AIBA to allow pro’s in the 2016 Olympic games, Fair or Foul?
By: Matthew Becher
Last month a vote took place with AIBA (Association Internationale de Boxe Amateur or International Boxing Association) in which 84 out of its 88 federations agreed to allow professional boxers to participate in the upcoming summer Olympics in Rio de Janeiro. This will be the first time that professional boxers will be allowed to compete in a, regularly, amateur event and against other amateur participants. This brings up many questions of why this has been changed so close to the actual events and why a mixing of pro’s and novices would be thought to be Okay to do.
The reasoning for AIBA to allow professional athletes and amateurs to compete with one another is to “increase the amount of competitive boxers”, having amateurs step up their competition can only make them better. What then happens to amateur boxing? Under this new model, the true amateur boxer, who has gone through years of tournaments and trials just to make it to the Olympics will be able to retain their amateur status, but why would they? If you are already going to end up fighting grown men and paid prize fighters in the biggest stage that an amateur can achieve, why not just become a pro as early as possible, get paid yourself. An amateur trying to make an Olympic team goes through a very intense and grueling process to just qualify for an Olympic games. It only comes around every four years, and within those four years, you are traveling, training and for most of these youngsters, still going to school. If you could sign with a promoter, make money fighting and still be able to be able to fight in an “amateur” styled tournament, why stay in a dorm room with other amateurs?
What happens to the great amateur programs of the world, namely the Cubans and Russians? We see so many great professional Cuban and Ex-Soviet country fighters right now, and the main reason why they are so dominant is because they are from Socialist countries, that have extremely disciplined amateur programs. They are paid, not always handsomely, and are only allowed to fight in amateur style tournaments. This, in most people’s opinions, engrains the trades of the sport into them so well, they become second nature. If a fighters has 300+ amateur fights, then they know when to jab and when to duck. It becomes like breathing, it is instilled. They biggest highlight for these men, especially the Cubans, who are technically never allowed to turn pro (unless they defect from their native country) is winning an Olympic Gold, some even do it multiple times. If pro fighters can just get in there with the amateurs, what would happen to these dominant boxing countries?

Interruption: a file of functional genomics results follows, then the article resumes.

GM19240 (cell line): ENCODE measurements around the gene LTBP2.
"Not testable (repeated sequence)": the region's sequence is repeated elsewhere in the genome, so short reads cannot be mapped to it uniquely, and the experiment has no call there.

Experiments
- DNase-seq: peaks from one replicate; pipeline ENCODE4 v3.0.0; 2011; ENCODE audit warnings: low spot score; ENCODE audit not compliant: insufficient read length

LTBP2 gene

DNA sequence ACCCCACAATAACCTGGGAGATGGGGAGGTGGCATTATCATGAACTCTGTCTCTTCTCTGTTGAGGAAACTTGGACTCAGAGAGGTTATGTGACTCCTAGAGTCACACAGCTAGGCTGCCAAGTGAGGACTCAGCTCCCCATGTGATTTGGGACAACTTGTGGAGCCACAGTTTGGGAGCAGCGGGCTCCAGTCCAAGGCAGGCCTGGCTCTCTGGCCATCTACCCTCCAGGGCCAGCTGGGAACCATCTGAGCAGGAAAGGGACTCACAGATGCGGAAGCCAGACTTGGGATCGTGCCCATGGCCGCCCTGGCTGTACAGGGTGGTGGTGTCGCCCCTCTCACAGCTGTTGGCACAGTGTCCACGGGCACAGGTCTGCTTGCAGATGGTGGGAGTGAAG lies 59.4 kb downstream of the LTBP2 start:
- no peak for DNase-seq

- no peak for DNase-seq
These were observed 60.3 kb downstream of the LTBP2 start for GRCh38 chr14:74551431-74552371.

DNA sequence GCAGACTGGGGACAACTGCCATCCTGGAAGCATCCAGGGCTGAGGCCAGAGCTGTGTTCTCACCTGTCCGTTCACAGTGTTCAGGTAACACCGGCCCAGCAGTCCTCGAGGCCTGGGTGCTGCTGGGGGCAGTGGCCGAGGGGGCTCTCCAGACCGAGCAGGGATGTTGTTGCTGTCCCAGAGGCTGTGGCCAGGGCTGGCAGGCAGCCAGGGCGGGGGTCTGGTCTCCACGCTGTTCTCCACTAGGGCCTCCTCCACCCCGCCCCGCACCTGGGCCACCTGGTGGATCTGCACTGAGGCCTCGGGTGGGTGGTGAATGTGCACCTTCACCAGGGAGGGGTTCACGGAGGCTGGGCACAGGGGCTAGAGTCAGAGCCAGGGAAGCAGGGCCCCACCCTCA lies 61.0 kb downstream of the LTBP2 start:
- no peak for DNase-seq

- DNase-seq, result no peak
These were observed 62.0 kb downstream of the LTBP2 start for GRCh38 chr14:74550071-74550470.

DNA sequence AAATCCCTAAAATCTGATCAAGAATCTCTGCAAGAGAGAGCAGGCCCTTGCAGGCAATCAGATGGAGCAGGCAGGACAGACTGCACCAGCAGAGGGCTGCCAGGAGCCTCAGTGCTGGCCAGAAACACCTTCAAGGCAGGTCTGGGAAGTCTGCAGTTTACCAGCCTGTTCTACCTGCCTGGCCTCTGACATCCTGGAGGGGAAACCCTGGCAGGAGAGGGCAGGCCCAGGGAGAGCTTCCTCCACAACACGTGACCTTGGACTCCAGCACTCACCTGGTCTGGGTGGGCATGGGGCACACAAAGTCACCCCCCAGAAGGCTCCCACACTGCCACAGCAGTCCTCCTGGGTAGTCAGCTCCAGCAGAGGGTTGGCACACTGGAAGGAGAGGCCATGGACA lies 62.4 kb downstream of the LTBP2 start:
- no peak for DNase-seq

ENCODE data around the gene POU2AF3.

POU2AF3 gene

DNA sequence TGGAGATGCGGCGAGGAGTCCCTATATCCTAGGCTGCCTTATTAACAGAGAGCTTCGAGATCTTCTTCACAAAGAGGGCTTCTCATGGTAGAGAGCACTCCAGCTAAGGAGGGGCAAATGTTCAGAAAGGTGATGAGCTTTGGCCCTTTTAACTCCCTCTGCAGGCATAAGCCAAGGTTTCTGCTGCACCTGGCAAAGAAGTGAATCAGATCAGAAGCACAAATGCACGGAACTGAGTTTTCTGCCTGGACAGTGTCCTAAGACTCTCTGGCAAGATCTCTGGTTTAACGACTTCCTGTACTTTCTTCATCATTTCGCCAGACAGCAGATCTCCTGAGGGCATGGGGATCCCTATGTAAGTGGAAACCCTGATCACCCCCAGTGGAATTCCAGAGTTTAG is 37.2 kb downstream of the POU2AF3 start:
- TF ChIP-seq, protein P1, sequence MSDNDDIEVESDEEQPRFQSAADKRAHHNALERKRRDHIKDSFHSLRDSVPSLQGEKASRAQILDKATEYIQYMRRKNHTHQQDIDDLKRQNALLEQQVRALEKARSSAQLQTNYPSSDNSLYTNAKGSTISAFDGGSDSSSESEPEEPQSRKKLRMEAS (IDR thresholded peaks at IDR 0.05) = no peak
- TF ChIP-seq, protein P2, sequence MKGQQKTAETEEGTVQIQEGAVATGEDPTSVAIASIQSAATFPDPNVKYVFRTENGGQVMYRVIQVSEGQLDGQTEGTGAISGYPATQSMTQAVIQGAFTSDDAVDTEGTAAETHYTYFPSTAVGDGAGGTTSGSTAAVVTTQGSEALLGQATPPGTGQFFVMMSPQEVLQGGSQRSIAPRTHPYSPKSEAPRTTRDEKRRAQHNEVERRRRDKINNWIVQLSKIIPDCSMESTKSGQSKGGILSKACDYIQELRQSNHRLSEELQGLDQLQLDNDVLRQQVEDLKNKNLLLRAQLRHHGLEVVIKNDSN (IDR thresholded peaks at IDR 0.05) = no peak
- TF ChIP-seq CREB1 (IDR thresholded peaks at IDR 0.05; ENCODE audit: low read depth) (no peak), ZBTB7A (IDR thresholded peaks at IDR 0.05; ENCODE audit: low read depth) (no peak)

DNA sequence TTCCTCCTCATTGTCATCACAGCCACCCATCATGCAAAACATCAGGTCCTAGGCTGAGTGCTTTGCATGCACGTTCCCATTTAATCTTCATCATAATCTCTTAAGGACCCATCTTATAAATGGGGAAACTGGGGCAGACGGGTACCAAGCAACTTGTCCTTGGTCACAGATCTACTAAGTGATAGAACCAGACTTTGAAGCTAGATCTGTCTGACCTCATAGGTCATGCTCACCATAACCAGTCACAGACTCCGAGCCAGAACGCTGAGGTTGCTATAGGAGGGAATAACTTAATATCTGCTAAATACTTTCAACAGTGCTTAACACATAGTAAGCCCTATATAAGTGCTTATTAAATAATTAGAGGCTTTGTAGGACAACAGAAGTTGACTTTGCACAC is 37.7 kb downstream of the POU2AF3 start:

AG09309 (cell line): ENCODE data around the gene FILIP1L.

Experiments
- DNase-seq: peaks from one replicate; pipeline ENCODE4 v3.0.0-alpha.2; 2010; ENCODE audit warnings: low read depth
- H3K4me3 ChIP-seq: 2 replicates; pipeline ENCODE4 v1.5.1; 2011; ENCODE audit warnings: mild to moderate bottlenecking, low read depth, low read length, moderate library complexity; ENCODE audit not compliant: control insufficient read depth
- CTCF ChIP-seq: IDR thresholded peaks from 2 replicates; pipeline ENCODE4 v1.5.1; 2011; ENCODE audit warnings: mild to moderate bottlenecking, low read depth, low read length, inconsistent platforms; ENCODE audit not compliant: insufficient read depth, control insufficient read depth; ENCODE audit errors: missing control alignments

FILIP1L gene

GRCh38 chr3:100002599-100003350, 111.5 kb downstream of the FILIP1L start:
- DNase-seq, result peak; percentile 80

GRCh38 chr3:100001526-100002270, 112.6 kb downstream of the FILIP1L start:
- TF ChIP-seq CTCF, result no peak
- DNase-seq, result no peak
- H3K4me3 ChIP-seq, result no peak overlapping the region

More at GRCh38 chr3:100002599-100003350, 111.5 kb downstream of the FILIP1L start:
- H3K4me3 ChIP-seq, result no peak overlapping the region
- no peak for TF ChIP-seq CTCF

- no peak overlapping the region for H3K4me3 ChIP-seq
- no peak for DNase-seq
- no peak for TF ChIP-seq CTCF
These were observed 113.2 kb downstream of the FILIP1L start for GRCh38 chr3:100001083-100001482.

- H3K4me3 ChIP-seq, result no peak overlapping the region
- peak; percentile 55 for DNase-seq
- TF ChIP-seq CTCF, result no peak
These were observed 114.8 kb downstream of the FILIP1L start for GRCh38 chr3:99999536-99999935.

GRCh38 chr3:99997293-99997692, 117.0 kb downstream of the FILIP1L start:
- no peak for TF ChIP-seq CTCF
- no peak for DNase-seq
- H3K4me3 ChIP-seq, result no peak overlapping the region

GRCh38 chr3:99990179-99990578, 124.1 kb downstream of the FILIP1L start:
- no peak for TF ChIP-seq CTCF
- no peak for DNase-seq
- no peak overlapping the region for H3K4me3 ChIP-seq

Safety also has to be an issue. This year, AIBA has also decided to go back to the days of no head gear. This is an issue all in itself, and does seem to have some great benefits, but does it when we start putting 18yr old kids in the ring with say 30+ year old men, some who are current or former world champions. Watching fighters like Gennady Golovkin, Sergey Kovalev, or Artur Beterbiev knockout other professionals in 1 round is one thing, but how does that play out when they put that kind of power on a novice? Many amateurs seem to have no problem with this happening, but we suspect that as bravado. You cannot expect an amateur, who may have sparred with pros in the past, to be able to take that type of power. Sparring with headgear is one thing, a real fight is completely different.
What does AIBA look to get out of this? Is it higher ratings, since Boxing may be on the docket to drop as an Olympic sport in the future? Do they want bigger Knockouts? Most amateur fights go to decisions and work on a point system, does getting rid of Headgear and adding professionals increase viewership and knockdowns? Do they want Stars now, instead of building them up like it used to with Sugar Ray Leonard, Muhammad Ali, Oscar De la Hoya, Floyd Mayweather, Vasyl Lomachenko, George Foreman, Guillermo Rigondeaux, and the list can go on and on.
Some boxers have showed interest in actually participating in this. Manny Pacquiao has said he would see how it would balance with his new Senatorial duties. Amir Khan has shown interest in participating for his parent’s homeland of Pakistan. Light Heavyweight contender Artur Beterbiev looks to be making his way to Rio. Other boxers have spoken out about it, speaking about its safety issues. The World Boxing Council has even put out a warning, that any professional boxers who do decide to participate in the Olympics will be banned from their rankings for two years. It is a debate that is going on right now, and both sides are making good points to their arguments. Should professionals be allowed to compete in the Olympics, they do in Golf, Basketball, Tennis, Hockey….but those guys aren’t getting punched by fully developed, trained, fighters.